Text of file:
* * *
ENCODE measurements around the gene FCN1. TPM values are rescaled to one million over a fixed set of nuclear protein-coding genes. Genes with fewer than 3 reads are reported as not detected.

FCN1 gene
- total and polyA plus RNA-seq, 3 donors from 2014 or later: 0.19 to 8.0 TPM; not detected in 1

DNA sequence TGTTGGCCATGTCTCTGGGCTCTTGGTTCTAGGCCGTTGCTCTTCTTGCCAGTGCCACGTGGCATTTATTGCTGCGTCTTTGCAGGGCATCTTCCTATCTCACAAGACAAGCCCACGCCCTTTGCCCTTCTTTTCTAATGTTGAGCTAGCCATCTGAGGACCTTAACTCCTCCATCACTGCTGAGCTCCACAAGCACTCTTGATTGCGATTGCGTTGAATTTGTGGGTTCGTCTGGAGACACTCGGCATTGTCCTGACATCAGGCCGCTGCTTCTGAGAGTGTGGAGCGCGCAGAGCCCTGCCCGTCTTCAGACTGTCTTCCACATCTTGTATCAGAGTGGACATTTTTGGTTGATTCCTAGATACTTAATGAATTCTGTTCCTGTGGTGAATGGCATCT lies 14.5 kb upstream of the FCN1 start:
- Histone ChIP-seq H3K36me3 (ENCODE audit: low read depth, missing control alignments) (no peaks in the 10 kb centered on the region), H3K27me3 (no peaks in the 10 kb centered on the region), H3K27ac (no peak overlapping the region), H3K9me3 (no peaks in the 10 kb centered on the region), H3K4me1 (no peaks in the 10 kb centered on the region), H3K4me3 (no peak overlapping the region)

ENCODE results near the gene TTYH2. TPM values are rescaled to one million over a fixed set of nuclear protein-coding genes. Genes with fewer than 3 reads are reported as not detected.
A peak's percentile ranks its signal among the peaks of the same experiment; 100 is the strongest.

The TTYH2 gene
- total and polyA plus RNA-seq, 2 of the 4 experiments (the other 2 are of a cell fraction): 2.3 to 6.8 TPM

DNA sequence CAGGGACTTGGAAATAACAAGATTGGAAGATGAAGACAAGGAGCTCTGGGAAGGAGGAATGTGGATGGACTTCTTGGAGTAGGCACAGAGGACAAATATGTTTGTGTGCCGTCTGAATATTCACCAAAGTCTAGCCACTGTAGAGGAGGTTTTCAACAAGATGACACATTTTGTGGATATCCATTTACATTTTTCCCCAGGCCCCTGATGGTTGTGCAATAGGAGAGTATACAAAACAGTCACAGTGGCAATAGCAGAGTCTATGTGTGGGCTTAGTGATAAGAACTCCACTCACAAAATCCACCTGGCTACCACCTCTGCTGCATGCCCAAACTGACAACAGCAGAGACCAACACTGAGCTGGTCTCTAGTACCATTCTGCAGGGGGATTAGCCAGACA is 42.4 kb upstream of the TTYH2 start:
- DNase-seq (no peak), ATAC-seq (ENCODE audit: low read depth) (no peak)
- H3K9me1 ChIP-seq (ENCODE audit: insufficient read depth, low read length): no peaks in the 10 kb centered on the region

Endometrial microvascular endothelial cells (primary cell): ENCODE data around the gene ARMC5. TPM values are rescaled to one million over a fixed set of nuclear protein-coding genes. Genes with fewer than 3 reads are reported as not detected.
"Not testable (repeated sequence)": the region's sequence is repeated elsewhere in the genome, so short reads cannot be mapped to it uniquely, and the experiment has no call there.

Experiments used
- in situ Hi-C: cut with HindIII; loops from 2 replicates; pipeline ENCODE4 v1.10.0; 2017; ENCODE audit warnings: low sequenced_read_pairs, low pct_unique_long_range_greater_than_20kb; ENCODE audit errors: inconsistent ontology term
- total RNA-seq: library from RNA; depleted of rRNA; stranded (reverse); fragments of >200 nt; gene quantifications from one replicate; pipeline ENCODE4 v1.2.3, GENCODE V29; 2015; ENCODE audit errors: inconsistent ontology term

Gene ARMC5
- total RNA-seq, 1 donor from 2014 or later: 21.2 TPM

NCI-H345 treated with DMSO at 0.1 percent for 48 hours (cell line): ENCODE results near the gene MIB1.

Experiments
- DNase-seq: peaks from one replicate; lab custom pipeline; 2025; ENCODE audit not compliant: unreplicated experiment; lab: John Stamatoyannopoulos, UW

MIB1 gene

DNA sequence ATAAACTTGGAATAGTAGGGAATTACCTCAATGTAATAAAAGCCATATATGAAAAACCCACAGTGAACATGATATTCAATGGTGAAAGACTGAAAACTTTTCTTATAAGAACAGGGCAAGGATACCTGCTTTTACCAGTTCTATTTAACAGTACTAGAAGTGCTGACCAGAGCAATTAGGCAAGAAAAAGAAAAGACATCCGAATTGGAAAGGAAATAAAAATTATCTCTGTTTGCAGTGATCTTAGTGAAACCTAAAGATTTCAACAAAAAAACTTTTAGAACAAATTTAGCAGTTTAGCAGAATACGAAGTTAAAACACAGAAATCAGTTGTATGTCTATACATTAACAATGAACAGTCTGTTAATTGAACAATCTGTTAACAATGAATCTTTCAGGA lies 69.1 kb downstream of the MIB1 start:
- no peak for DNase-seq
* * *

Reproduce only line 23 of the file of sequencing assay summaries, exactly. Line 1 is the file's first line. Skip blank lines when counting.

MIB1 gene